UNHRC Opens Review of Bahrain
At the 21st session of the U.N. Human Rights Council, Michael Posner, U.S. Assistant Secretary of State for Democracy, Human Rights and Labor welcomed the Universal Periodic Review of Bahrain. He said, “While official media have reported some initial progress on accountability, including charges brought against police officers announced earlier this week, much more needs to be done. Today Bahrain is at a crossroads. We urge you once again to fully and swiftly implement the Bahrain Independent Commission Inquiry recommendations as well as those generated through the UPR process.” Bahrain’s Foreign Minister Khalid Bin Ahmed Bin Mohammed al-Khalifa defended the country’s human rights record saying, “We welcome peaceful expressions of disagreement, but not incitements to hatred and violence which damage the social fabric of a nation.”
The International Federation of Human Rights released a report identifying wide gaps in Bahrain’s reform initiative. “While certain efforts have been made by Bahraini authorities to address many of the [BICI’s] recommendations, the report concludes that the government continues to deny a majority of Bahraini’s fundamental rights on a daily basis,” said FIDH President Souhayr Belhassen. The Bahrain Center on Human Rights also published its third report documenting Bahraini rights violations since the BICI of November 2011. Like other groups, the BCHR found that there has been a serious lack of action on the part of Bahraini authorities and calls on the international community to ratchet up pressure on the regime.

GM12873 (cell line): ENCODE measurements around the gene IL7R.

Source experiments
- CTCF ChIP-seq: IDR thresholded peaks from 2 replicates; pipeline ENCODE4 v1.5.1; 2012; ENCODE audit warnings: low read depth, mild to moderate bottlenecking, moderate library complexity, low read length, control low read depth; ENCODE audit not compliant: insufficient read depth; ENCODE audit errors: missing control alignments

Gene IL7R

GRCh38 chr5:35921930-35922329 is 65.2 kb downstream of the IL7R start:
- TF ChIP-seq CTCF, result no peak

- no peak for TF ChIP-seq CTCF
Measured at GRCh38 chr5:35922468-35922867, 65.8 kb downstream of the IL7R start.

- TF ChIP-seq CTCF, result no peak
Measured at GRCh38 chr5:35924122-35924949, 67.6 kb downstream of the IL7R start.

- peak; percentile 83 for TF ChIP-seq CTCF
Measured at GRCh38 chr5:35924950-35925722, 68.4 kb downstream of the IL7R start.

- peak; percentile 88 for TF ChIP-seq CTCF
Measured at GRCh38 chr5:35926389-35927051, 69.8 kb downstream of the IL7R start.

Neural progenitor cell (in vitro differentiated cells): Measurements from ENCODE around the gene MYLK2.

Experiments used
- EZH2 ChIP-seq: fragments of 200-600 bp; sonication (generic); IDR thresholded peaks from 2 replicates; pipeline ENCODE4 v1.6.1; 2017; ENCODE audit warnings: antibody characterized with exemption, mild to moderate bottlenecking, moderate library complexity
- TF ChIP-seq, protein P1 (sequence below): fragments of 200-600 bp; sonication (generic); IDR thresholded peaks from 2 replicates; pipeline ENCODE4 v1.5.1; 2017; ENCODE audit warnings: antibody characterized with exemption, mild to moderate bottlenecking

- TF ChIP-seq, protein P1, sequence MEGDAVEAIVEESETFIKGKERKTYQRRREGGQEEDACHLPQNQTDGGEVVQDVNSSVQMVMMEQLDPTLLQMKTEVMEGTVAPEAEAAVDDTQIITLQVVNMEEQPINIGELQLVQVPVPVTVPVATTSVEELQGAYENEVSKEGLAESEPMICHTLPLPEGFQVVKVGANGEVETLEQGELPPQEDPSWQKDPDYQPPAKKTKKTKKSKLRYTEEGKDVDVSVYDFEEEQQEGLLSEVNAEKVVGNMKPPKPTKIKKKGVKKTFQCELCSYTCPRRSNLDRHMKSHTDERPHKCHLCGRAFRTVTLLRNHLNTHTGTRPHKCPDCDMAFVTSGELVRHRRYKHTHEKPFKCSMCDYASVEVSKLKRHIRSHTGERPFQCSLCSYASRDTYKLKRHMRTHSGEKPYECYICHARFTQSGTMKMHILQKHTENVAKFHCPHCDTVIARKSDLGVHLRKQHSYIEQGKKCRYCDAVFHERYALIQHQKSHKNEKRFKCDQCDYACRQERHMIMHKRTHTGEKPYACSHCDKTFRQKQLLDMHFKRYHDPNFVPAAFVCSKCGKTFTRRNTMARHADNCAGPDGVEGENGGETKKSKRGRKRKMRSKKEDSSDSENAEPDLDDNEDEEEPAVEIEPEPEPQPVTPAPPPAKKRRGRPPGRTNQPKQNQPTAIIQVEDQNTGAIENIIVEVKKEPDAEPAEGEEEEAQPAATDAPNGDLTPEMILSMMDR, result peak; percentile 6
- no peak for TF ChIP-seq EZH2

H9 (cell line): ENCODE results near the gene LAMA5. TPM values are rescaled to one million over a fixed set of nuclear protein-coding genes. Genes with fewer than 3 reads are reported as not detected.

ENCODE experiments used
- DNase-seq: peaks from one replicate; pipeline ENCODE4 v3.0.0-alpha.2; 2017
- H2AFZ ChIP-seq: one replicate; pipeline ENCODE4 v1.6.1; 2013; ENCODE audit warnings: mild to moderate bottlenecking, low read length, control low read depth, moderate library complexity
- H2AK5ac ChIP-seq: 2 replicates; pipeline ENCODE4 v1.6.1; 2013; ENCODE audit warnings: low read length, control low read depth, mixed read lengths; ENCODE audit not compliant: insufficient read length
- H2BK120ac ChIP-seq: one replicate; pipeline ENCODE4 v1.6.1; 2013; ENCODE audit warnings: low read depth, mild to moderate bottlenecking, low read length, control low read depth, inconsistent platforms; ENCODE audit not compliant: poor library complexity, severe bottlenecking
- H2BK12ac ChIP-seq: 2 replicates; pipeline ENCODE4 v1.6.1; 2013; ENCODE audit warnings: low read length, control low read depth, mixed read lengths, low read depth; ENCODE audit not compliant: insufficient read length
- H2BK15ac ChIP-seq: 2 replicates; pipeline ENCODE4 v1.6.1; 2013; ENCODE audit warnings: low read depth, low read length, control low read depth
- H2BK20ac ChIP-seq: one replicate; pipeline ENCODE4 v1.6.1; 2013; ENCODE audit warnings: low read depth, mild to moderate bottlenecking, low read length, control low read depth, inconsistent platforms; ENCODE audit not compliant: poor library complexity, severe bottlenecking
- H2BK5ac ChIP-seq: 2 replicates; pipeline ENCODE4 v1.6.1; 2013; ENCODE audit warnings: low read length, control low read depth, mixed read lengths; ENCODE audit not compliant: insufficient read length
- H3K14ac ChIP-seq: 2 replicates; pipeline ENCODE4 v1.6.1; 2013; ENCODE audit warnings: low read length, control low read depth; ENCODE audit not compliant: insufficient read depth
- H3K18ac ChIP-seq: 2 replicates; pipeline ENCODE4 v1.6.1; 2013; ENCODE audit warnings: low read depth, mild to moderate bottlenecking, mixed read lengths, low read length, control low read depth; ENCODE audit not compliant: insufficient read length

Ted Galen Carpenter blasts the tepid U.S. response to the uprisings in Bahrain and its continued support for the monarchy. He warns that the lack of pressure on Bahraini leaders to reform risks the perpetuation of cynicism throughout the region. Justin Gengler criticizes the U.S. government’s support for hard-line Sunni rebels and Salafis in Syria, while it simultaneously urges Bahraini leaders to end their cultivation of similar groups within Bahrain. He argues that this double-standard sets a dangerous precedent for uneven policy in the region, further damaging U.S. interests.